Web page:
Facts And Other Fallacies

A former student of mine, who does read this blog and offers wonderful feedback at times, recently declared in my class that he is basically always right -as he bases all his ideas on the facts.


In my lifetime I have had countless arguments (a term I use with endearment and not with hostility, btw) with countless people when myself or the other will pull out the “fact” card, as in, “that’s a fact, man, look it up,” as if King Fact has just entered the room and has pronounced all further argumentative proceedings to be halted at once: The facts have arrived. I, admittedly, have been guilty of worshiping at the throne of King Fact…no more.facts-not-fiction

Truth be told, as I age, I most definitely am not a fact man. I believe the word is both misleading and dangerous while tending to derail arguments as if the final proclamation has been declared -deeming all further inquiry and conversation unnecessary.

Today I write about the idea of facts. What are they? Are they really true? And, perhaps most importantly, why are they potentially dangerous when used without nuance and discretion?

Regardless of how one may define a fact, it is nearly always inextricably tied with the notion of “true,” and therein rests the fundamental problematic root of the fact façade. The dictionary has over 25 different definitions for the word true that I will not bore you with…suffice it to say that nearly all these definitions are generally interwoven with the notion of “certainty” and, yet again, another fundamental problem with the idea of a “fact.”

If indeed facts existed as we commonly use the term, as in the truthfulness of a statement, why would, or better yet, how could, we ever have any disagreement or conflict in society? If life were as simple as adhering to a series of facts that no one could dispute, why do we have a divided nation? Factions? Ingroups and outgroups? Do we have two sets of people in society: Dumb people, or those who disagree with our facts and, smart people, those who agree with our facts?

Such thinking is not only intellectually dishonest, it is childish; if only the world were that easy.

I am fully cognizant that philosophers have grappled with the idea of facts and its accompanying sister subjects of truth and certainty for centuries while exhaustive works have been written on the subject, so today I discuss the idea of facts in terms of its use in contemporary communication practices, sans the deeper philosophical implications (Occam’s razor, ontological concerns, etc…), and how the term is used in erroneous ways that defeat effective communication practices.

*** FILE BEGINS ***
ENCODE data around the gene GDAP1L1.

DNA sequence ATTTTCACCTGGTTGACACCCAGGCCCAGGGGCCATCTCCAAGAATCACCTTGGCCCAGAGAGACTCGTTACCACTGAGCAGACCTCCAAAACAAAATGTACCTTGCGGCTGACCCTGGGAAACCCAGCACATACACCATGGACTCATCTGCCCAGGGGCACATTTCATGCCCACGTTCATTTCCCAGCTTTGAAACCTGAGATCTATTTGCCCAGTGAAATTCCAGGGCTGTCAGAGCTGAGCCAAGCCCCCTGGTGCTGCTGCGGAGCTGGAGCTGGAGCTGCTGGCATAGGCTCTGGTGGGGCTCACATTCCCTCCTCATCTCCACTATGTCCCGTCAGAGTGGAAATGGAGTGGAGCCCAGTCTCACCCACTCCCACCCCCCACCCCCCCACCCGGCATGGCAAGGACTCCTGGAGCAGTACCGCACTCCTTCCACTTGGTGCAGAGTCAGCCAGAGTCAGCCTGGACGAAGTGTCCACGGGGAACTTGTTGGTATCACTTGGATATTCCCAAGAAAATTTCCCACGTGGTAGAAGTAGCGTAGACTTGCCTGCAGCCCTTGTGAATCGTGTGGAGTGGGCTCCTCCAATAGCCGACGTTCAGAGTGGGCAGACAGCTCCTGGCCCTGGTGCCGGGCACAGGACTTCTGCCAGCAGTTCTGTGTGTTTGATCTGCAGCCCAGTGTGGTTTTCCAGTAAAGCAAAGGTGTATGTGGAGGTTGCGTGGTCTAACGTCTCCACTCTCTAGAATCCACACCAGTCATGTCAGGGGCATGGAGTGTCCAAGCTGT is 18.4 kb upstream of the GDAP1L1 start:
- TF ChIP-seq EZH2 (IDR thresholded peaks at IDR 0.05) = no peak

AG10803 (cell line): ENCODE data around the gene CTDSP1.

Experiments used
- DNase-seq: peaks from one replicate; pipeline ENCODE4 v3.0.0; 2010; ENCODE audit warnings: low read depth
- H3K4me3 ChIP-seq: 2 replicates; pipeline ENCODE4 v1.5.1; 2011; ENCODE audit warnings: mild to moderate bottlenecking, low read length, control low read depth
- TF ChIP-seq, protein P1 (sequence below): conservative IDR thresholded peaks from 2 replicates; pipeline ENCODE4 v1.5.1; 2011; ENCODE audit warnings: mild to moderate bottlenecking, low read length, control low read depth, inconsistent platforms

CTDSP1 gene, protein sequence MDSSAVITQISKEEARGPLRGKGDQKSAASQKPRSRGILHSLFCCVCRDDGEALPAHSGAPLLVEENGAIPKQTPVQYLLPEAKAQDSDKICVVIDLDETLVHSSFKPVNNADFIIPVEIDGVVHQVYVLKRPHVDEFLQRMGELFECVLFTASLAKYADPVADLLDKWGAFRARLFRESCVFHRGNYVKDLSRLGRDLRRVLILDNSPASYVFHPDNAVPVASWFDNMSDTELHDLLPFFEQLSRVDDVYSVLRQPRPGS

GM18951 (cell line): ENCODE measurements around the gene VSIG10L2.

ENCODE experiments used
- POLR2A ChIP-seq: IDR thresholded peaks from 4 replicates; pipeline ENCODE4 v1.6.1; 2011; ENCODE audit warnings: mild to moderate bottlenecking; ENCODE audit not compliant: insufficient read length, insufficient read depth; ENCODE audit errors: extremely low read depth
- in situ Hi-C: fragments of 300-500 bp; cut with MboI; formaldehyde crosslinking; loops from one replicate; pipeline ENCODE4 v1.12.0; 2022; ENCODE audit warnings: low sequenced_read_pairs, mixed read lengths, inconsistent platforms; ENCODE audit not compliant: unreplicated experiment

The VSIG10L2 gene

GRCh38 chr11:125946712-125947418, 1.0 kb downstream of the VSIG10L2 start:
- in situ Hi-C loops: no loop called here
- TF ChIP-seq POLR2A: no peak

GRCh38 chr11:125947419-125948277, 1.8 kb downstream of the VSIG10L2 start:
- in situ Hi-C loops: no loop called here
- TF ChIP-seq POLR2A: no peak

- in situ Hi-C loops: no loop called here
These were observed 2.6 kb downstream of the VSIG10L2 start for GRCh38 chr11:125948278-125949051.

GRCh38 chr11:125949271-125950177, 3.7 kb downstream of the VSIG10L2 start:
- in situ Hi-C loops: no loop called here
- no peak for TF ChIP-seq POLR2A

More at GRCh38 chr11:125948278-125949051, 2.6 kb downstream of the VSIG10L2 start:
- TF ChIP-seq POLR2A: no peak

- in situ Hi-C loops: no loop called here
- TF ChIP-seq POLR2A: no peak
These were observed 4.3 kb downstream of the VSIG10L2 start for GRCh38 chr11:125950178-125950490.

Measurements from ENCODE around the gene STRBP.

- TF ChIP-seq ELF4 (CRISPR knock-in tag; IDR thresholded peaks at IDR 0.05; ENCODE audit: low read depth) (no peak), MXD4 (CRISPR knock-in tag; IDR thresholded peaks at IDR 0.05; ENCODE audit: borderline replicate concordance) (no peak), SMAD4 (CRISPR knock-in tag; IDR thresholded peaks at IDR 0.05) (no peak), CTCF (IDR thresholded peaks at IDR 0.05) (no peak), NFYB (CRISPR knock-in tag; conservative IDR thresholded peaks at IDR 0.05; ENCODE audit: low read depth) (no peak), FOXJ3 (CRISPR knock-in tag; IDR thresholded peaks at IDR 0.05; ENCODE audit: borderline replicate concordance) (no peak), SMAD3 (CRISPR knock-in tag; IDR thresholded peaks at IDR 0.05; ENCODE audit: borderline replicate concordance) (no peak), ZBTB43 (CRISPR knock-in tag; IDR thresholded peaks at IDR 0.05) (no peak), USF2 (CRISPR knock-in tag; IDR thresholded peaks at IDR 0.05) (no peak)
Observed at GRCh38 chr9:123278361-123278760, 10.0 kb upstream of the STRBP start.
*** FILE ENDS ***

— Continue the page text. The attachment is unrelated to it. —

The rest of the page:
What are the two biggest problems when we use the “Fact” card to discuss issues?

Facts change and can often not be trusted. When the idea of a fact is translated as true and certain, we have problems. How much in life is absolutely true and certain? Most definitely nothing in the social sciences yet what about the hard sciences? Is it certain the sun will rise tomorrow? Just because it always has does not mean with absolute certainty it will tomorrow. That E=MC2? A quick internet search will reveal many science geeks (of which I am not one) believe this to be false, or at least not altogether true. If something were absolutely true, would not there be universal acceptance of its truthfulness? Or is it just those dumb people again?

Consider how many “facts” are no longer true.  Was the existence of the planet Pluto once a fact? Yes, though no longer. Hell, it was a fact the world was once flat or that sun revolved around the earth.

“That’s not fair Jimmy, we now have progressed through scientific discoveries and those are basically beliefs from the Bronze age through the Middle ages.”

Agreed. And imagine in another century or so what science will be laughing at when discussing the ignorance of science in the year 2016? My hunch is we will have a whole new set of facts and we may very well be referred to as the Amusement Age, an era in which beliefs were guided first and foremost by influences that best met the prurient needs of the masses. But I digress…

I even learned this morning that the NCAA is taking away all the wins from the Notre Dame football team in the years 2012-13 due to an academic scandal.  Goodness, just yesterday it was a fact that this football team had recorded many victories in those seasons.

Facts change, therefore I would not hang too much of my intellectual hat on them. “Facts” may offer us probablity though most definitely not certainty.

Facts are often used to make a larger point that, in reality, it does not accurately substantiate. In other words, we use many “facts” to make a claim, or even an opinion, that something is true. For example, I can make the truth claim that people in the United States are becoming less violent and more law abiding. To back this up I may point to the “fact” that violent crime rates have been continually decreasing since the year 1990.  According to FBI statistics this could be verified and factually accurate. However, this does not address concerns such as, perhaps, a change in the definition by the FBI of what constitutes a violent crime, the accuracy of reporting violent crimes, a growing ineffective judicial system failing to convict violent criminals, and so on. The “fact” may or may not be influenced by some or all of these things, yet, due to their possibility, the “fact” must be used with great discretion and caution. Therefore your “fact” to support a truth claim may very well not be at all true, insofar as it goes in proving your opinion.

It is also a fact that drunk driving arrests among women have increased since around MADD’s (Mothers Against Drunk Driving) inception in 1980, from about 9% then to about 25% today. I guess then we could imply that more women are are drinking and driving today than in 1980 -not necessarily. The government, with such influences of groups such as MADD, have successfully redefined what “drunk” actually means…for many years it was undefined, then .15 blood alcohol content, lowered to .10 and now .08, and soon, perhaps to be .04 or lower. Yes, there may be more drunk driving arrests today yet the reason is we are constantly changing the definition of what it means to be drunk. This “fact” does not mean women have necessarily changed their drinking and driving habits, it means was have changed the definition, making the “fact” essentially meaning something entirely different, and in the sense it is comparing apples to oranges. Still want more “drunk” drivers? Move the legal BAC to .00 and voila! Drunk we shall be after the communion wine.